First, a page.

Collingwood brewers team up on a fresh & zippy beer to stimulate flagging sales.
On March 17th, the coronavirus pandemic shuttered bars and restaurants, including Black Bellows, a newly opened brewpub in Collingwood, Ontario. At the same time, The Collingwood Brewery, an established commercial brewery, saw bar sales, which accounted for 30 to 35 per cent of their revenue, cancelled overnight.
Rapid switch to online sales & local delivery
Two brewers were suddenly left with a puzzle, the answer to which would influence the survival of their businesses. “The obvious answer for us was to push our retail store sales and to ship across the province from our online store,” comments Chris Freeman, Head Brewer and Partner at The Collingwood Brewery. Peter Braul, Head Brewer and Partner at Black Bellows, came to a similar conclusion.
The two quickly hatched a plan for a so-called ‘COVID Collaboration’. “We wanted to produce a unique beer that you could only get at the brewery,” explains Freeman. “Our beers sell at the LCBO as well as at our respective establishments, so we wanted a compelling reason to shop with us directly as well as at the LCBO.”
A witbier made with 200 kg of key limes
The answer was Lil’ Zippy, a Belgian-inspired witbier that is anything but traditional. “Back before our brewery was open, we brewed the first production batches of our flagship witbier with Chris at The Collingwood Brewery,” recalls Braul. “It seemed like it would be fun to revisit those first brews now.”
Witbier is traditionally made with a Belgian strain of yeast that lends a fruity, spicy and phenolic taste to the beer. Witbiers are traditionally brewed with orange peel and coriander—Hoegaarden and Belgian Moon are well-known examples.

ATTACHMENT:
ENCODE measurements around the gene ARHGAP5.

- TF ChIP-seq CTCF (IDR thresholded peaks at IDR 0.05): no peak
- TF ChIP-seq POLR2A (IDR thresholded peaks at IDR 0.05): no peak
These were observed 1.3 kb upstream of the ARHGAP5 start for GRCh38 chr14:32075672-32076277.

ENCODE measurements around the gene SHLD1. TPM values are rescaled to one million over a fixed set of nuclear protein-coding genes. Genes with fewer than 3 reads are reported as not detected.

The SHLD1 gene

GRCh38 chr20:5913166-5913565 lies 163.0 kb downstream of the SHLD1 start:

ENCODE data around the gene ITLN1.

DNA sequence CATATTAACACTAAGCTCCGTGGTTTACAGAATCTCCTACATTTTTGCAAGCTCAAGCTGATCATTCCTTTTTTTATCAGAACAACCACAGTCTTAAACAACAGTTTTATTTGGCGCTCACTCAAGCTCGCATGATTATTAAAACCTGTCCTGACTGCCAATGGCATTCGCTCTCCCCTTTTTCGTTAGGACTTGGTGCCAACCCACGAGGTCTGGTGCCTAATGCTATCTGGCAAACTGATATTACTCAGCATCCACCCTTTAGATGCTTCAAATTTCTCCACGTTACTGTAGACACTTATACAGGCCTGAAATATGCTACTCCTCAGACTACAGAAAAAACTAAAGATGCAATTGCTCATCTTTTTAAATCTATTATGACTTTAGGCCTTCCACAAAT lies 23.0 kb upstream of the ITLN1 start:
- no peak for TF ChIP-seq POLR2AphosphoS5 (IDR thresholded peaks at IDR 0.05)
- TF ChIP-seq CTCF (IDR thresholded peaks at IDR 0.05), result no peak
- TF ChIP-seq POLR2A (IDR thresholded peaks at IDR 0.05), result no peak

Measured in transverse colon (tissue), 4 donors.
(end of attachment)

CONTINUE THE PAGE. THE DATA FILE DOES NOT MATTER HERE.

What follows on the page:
What Freeman and Braul landed on what something that neither of them had ever heard of before—a Belgian witbier made with key limes. Lots and lots of them, 200 kilograms of purée to be exact. “It puts a pucker on your face, that’s for sure,” says Braul. “For this beer we ventured into unknown territory together, as neither of us had produced a similar beer in the past. Collaborations like this are why we love being craft brewers. It really gets at the essence of our mission, which is to experiment, be creative, and to continuously improve.”
A tart witbier rather than a ‘sour’ in style (its acidity is produced by citrus rather than lactic acid bacteria), Lil’ Zippy’s lime purée goes in after the initial fermentation. The few sugars in the lime purée are fermented out by the Belgian yeast before it goes into the bright tank, which makes for a nice, dry beer. Lil’ Zippy is brewed with coriander, which is traditional for a witbier, but lacks orange peel, the other traditional ingredient. It also contains a lot of unmalted wheat, which is unsprouted, raw wheat. This gives the beer a hazy appearance and a silky-smooth, slightly doughy flavour. At just 4 per cent alcohol by volume, the beer is super light and dry.
Sales not sour
Both Freeman and Braul found that the beer helped to stimulate retail sales and develop a loyal group of drinkers. “We had people calling to make sure they could come in and get it, down to the last case,” remembers Freeman.
Sales have picked up for both brewers since the start of the pandemic, but proportions have changed. For The Collingwood Brewery, licensee sales are still down significantly overall, but at the same time their retail sales have doubled and sometimes tripled over the same periods the year previous.
For Black Bellows, a brew pub, tables must be widely spaced both inside and out on the patio, which has impacted their volumes. But again, retail sales are strong. “Like with Freeman’s operation, the ecommerce and free home delivery that we began offering in April proved immensely popular,” says Braul. “Now home delivery has tapered off a bit, but the community is incredibly supportive and people are still coming in droves to take home their favourite beers.”
The duo does not yet have another collaboration planned, but they say it’s not far off. “We’re still in COVID,” says Freeman. “And now that we’re heading into the gray days of November, people will be looking for some cheer. So yes, we’re talking about our next collab.”